Common Core State Standards for Mathematics and South Carolina ITE Faculty Meeting Columbia, SC March 2, 2012 Ed Dickey
Mathematics for the 21st Century Classroom U.S. Secretary of Education Arne Duncan at NCTM Annual Meeting, 15 April 2011 “Curricular materials cover so much ground too superficially, failing to provide students with an understanding of the concepts that are essential for success.” “Tests don’t always measure what’s important, or provide information back to you to help you improve.”
Common Core Standards • Sponsored by the Council of Chief State School Officers (CCSS) and the National Governors Association (NGA) • First significant attempt to systematically align K-12 standards across the U.S. • Building on NCTM’s standards documents from 1980, 1989, 2000, 2006, and 2009 • NCTM among groups providing feedback
Common Core Standards • Different from most current state standards • Based on most recent research regarding students’ learning trajectories related to mathematics content • Includes detailed description of the way mathematics is learned and used by students (Mathematical Practice)
Common Core Development • Initially 48 states and three territories signed on • Final Standards released June 2, 2010, at www.corestandards.org • Adoption required for Race to the Top funds • As of today, 46 states have officially adopted (plus DC, US VI, & N. Mariana I) • Non-adopters: Virginia and the P-Governors
Benefits for States and Districts • Allows collaborative professional development based on best practices • Allows development of common assessments and other tools (SC in SMARTER Balanced and PARCC) • Enables comparison of policies and achievement across states and districts • Creates potential for collaborative groups to get more economic mileage (“economy of scale”) for: • Curriculum development, assessment, and professional development
South Carolina • State Board of Education adopted the Common Core for SC on July 14, 2010 • In November 2010, Mick Zais was elected Superintendent of Education and with Governor Haley has chosen to not apply for Race to the Top funds • In May 2011 Senator Mike Fair introduced a Proviso in the SC Budget to prohibit the SC Department of Education from spending related to the Common Core • In October 2011, the SC Board and Department of Education continue to move toward implementation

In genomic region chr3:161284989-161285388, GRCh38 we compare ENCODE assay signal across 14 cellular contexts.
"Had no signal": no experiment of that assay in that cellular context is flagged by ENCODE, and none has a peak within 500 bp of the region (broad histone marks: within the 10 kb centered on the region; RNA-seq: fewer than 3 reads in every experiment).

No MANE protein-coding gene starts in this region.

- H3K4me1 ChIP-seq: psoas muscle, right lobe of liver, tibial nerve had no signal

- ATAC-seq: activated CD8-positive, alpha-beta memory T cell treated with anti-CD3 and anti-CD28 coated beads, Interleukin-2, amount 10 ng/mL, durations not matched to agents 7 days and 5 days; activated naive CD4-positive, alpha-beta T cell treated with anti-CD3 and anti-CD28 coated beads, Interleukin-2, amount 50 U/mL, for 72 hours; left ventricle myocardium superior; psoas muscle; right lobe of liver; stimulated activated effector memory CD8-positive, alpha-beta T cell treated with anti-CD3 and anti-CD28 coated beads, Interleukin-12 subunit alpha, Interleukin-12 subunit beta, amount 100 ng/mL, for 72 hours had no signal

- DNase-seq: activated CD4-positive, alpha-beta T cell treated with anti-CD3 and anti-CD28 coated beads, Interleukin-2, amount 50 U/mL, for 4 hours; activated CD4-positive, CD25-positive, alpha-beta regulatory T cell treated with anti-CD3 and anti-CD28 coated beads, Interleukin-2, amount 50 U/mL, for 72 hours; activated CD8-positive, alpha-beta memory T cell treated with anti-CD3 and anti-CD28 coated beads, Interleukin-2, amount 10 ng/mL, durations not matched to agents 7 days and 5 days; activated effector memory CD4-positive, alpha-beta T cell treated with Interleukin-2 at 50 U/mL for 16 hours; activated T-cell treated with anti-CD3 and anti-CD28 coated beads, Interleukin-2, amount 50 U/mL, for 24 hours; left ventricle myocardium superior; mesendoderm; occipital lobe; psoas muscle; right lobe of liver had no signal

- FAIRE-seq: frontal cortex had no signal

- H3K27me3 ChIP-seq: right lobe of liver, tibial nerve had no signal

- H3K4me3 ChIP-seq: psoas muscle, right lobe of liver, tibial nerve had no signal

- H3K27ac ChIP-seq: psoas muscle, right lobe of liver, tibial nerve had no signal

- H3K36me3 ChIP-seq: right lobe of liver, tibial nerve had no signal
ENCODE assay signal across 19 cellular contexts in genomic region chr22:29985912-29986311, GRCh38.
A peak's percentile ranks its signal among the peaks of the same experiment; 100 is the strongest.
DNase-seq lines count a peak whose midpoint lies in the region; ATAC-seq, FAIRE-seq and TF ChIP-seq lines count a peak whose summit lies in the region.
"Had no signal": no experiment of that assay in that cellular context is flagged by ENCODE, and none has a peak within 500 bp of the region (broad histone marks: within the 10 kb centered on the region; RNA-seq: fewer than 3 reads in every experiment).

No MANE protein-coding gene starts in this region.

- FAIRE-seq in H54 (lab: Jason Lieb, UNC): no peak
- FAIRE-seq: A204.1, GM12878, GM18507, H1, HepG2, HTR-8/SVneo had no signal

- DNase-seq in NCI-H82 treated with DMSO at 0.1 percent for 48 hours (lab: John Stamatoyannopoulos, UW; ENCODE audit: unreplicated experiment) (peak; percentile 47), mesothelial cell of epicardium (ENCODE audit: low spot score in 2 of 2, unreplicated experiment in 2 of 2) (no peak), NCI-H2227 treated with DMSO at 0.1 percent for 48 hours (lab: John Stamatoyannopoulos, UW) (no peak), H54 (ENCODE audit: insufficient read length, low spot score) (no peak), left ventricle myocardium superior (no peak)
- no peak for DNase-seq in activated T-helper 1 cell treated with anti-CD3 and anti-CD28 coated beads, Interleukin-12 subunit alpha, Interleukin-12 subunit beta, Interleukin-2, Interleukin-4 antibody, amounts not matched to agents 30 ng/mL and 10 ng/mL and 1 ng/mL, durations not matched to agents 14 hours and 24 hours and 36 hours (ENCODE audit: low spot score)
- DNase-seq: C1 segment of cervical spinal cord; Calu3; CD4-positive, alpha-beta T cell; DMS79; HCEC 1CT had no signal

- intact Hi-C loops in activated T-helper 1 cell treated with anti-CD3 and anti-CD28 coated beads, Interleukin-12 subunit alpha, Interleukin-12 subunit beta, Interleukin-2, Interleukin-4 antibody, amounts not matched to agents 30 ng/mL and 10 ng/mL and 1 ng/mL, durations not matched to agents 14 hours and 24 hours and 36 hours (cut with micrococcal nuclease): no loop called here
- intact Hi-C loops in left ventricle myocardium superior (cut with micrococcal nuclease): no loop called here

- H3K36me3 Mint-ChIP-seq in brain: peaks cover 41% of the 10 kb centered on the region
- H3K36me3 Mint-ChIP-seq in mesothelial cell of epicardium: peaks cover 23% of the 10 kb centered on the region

South Carolina 2012 • In February 2012 the state Board of Education selected Smarter Balanced Assessment Consortium as the SC assessment system (3 members opposed) • Sen. Fair re-introduced S. 604 to block fund for the Common Core (moving to full Senate with negative recommendation for the Education subcommittee) • SC remains on a timeline to implement the Common Core by the 2014-2015 school year. • Opposition for political and other reasons BOTH from the right and the left.
CCSSM CCSSM stands for Common Core State Standards for Mathematics
Implementation in SC • Where are we in mathematics? • Some are aware and working diligently on implementation • Others might have been waiting to see if it would go away • Reality HAS set in…
Challenges • Understanding learning progressions • Vertical articulation • Addressing the mathematical practices • Emphasis on understanding • High school courses vs standards